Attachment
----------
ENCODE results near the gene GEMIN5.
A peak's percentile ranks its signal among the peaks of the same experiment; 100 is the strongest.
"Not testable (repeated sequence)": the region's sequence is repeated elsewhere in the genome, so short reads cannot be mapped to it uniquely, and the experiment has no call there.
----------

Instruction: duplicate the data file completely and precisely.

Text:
ENCODE results near the gene GEMIN5.
A peak's percentile ranks its signal among the peaks of the same experiment; 100 is the strongest.
"Not testable (repeated sequence)": the region's sequence is repeated elsewhere in the genome, so short reads cannot be mapped to it uniquely, and the experiment has no call there.